DirecTV appears to be publicly playing hardball. The Pac-12 responded in kind.
"There's a lot of interest in our programming, and it's a fair offer," Scott said. "They don't feel it's a fair offer. Forty other companies feel differently.
DirecTV doesn't seem ready to come to the Pac-12's terms, and the Pac-12 doesn't seem ready to do the bidding.
Scott may have lost a little bit leverage in the negotiations after USC's loss to Stanford and Cal's loss to Ohio State, as suddenly USC vs. Cal next week has lost a lot of its luster and might not be the marquee matchup it was built up to be. But I doubt the Pac-12 Network is about to bend just because the Trojans and the Bears didn't win their games. There's no reason to concede anything in the short-term just because the deal doesn't look good to DirecTV right now. The Pac-12 must play this out.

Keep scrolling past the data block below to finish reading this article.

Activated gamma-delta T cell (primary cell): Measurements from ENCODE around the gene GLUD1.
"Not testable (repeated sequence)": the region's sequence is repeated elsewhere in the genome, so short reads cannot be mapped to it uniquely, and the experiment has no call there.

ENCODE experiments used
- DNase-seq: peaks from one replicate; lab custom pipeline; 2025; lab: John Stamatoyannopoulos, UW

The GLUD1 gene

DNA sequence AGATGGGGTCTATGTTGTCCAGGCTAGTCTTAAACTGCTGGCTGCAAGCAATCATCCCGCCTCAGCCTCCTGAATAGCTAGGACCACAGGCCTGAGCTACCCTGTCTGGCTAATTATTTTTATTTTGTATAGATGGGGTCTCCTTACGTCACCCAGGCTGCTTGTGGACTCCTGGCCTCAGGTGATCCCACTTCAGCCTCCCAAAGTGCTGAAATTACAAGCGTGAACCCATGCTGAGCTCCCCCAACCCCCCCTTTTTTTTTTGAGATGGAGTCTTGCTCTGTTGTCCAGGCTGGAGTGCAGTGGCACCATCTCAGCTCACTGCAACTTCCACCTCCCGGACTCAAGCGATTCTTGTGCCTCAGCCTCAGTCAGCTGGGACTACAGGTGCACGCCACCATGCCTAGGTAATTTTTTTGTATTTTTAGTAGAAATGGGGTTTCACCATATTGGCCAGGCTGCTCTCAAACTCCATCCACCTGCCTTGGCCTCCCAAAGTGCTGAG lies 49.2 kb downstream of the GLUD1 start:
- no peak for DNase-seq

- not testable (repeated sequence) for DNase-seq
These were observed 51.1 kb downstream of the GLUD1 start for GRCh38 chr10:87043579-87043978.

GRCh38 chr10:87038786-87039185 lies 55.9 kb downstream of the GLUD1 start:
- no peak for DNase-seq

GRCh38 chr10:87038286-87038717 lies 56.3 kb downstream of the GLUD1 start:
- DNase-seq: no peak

Scott and the Pac-12 already have a national satellite distributor in Dish. It should afford everyone in the country the chance to watch the Pac-12 Network. With the cable TV deal, the Pac-12 should already have plenty of regional subscribers to keep the network going strong for now. If DirecTV doesn't come to a deal this week (which probably means they don't come to a deal at all this year), the Pac-12 Network and DirecTV will likely stick to their guns for this year.
Is there still reason for hope? Well...
There you go. If Scott still believes a deal can be made this week, he must believe USC football fans can still make a move in numbers to get the game on TV. We'll see if it's enough.